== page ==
Across the e-commerce landscape, brands and business leaders are reckoning with economic conditions that present serious challenges to growth and profitability. Inflation is higher and consumer sentiment lower than at any point in multiple decades. Continuing disruptions from compounding crises of the pandemic, supply chain, and war in Ukraine have rendered nearly every organization’s growth and financial plans obsolete. At the same time, e-commerce platforms like Shopify continue to lower barriers to entry for new brands to compete in the direct-to-consumer (D-to-C) industry. The uptick in online shopping behavior in 2020 and easily available capital encouraged many new entrants to the D-to-C space over the last few years, leading to fiercer competition as consumers rethink their household budgets in light of changing economic fortunes.
In such a competitive environment, one natural response business leaders have is to worry about their competition — i.e., trying to counter moves by rivals that threaten their market share or undermine their existing business. While it’s certainly prudent to be aware of competitive offerings, framing the problem as “us vs. them” can trap a business in a downward spiral of competitive focus that leads away from the most important component of success: customer obsession.
Customer obsession is the phrase coined by Amazon.com and the core of its Leadership Principles. Despite being a simple concept and Amazon’s leaders’ constant reiteration of its importance to the company’s business model, the phrase is often misunderstood or ignored as a platitude. Customer obsession isn’t a reiteration of the tired retail adage “the customer is always right.” Customer obsession is a mindset that requires diligent and relentless focus on the needs and desires of your customer. In a competitive environment where consumers are reevaluating their spending, delivering on a product that directly meets their needs is more critical than ever.
The need to focus on your customer may sound like a given, but consider how easily a competitive focus can supplant customer needs if this mindset is not core to every decision. If a competitor launches a new product, promotion or feature it’s tempting to immediately counter, like-for-like. What starts as a simple effort to combat a competitive move leads to decision making that places more and more control of what your business does in the hands of external forces, namely the actions of your competitors. If that move doesn’t serve a specific need of your customers, it’s pure waste and comes with the opportunity cost of not using that time, effort and resources in discovering and producing real value for your customers.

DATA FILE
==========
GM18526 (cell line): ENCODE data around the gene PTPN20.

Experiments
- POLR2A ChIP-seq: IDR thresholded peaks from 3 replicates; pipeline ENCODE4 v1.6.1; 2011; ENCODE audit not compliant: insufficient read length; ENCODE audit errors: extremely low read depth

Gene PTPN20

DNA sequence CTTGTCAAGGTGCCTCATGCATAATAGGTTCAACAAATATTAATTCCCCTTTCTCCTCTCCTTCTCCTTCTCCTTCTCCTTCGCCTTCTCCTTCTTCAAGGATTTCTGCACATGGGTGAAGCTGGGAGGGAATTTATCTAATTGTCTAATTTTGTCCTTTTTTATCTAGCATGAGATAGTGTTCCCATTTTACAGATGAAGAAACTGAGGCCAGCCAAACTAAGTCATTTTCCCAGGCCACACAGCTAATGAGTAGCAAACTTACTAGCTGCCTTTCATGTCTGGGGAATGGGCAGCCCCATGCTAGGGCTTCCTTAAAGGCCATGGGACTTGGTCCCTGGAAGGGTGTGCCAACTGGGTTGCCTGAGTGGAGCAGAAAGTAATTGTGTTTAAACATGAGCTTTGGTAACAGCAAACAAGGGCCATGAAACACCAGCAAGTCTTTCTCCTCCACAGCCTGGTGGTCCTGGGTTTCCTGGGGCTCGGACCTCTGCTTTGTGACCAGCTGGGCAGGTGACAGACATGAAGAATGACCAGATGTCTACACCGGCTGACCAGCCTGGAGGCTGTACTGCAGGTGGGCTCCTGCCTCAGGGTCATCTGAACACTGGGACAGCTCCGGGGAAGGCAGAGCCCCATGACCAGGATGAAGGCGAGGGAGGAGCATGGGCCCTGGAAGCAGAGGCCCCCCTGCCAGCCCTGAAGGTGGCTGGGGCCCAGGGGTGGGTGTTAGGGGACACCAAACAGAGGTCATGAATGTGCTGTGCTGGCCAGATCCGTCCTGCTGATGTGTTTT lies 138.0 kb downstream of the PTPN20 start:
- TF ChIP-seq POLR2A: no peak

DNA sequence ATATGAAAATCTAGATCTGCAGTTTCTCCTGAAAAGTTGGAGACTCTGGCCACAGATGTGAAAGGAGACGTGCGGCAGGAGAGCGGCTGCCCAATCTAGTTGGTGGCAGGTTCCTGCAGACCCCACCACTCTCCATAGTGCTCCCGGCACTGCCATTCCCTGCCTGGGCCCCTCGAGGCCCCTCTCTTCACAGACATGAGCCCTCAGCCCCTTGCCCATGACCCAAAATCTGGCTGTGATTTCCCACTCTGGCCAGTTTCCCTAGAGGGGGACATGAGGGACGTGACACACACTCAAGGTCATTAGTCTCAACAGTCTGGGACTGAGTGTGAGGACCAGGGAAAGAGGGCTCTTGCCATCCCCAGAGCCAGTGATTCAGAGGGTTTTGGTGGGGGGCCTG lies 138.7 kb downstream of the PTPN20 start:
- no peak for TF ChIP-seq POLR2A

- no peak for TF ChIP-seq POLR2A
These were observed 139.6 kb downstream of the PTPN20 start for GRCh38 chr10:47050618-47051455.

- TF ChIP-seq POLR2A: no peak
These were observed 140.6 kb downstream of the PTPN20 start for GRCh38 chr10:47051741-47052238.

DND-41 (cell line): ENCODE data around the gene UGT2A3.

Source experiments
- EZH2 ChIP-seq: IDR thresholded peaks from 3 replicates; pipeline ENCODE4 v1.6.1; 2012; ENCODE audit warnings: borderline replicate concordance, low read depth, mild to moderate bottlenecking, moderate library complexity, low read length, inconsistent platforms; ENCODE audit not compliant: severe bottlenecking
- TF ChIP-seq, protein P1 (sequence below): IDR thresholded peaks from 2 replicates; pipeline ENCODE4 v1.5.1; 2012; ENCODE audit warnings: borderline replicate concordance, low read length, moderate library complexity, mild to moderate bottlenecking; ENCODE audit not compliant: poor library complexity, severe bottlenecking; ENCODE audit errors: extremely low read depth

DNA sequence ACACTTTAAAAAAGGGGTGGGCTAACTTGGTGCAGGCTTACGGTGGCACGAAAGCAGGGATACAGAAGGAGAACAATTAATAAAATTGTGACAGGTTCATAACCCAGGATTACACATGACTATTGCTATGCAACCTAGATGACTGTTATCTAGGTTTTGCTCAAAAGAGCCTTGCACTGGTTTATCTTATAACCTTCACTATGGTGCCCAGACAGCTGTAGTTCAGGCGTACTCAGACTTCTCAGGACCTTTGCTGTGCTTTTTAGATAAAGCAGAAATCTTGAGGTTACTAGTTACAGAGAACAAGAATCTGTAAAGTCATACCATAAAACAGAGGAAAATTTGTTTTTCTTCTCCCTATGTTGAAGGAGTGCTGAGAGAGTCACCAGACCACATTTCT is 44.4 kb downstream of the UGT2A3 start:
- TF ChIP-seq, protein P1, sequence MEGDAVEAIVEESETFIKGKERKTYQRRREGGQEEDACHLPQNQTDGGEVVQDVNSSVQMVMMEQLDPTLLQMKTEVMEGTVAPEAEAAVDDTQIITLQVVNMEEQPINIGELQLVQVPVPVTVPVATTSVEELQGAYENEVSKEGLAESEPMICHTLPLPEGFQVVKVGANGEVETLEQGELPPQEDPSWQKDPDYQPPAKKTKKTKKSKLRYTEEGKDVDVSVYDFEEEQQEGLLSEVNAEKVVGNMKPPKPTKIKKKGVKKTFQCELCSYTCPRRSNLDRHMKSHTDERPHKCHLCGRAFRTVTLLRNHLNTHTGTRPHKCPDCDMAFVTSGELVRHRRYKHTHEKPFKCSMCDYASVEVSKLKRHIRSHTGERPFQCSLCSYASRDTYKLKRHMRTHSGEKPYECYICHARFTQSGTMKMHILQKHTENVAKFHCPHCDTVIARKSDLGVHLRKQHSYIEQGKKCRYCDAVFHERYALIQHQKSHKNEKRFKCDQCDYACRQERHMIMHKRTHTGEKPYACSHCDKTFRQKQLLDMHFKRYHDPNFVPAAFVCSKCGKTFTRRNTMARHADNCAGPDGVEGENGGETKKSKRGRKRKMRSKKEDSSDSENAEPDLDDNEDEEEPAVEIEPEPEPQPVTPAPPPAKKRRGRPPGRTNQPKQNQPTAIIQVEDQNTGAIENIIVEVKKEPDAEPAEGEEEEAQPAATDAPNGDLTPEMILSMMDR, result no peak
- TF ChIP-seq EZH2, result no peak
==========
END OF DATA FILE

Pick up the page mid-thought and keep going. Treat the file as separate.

All too often, competitors become locked in a struggle to counter each other’s latest moves, leading to increasingly confused, frustrated and underserved customers. This leaves those players very vulnerable to disruption by more customer-obsessed businesses. If your decisions closely align with customers’ needs you will build customer trust and loyalty while consistently maintaining an advantage over competitors (even if they copy your moves). Jeff Bezos summarized this aspect of customer obsession succinctly: “If we can keep our competitors focused on us while we stay focused on the customer, ultimately we’ll turn out alright.”
Let’s put this principle of customer obsession into practice in subscription e-commerce. The ability to lock in a predictable stream of revenue is obviously a tempting proposition for merchants, but it comes with a temptation to incentivize “Subscribe & Forget” behavior. After all, what good is a recurring revenue product if customers can just cancel or switch to a competitor whenever they want? This flawed thinking is hard to resist when your business depends on that revenue.
The principle of customer obsession, however, demands that we start with the customer and work backward. Customers want the convenience and predictability of a subscription product, but also want the control to make that subscription fit their needs.
So what does the future look like for D-to-C brands that obsess over their customers? Our research and analysis shows a clear trend: customers want more engagement, more connection and more autonomy. The vast majority of Shopify brands, however, still have e-commerce sites that are completely optimized for converting first-time visitors into buyers. Offering a subscription does more than create recurring revenue; it redefines the e-commerce experience for your best customers, building affinity and engagement through a branded account portal. Rather than getting the same experience as a new visitor, subscribers interact with your brand in an environment that knows their needs, offers them control of the experience, and maximizes upsell and growth opportunities.
Ben Downey is the chief operations officer at Smartrr, a company that helps DTC brands by creating a seamless checkout and customer portal experience for their subscribers.View Original Article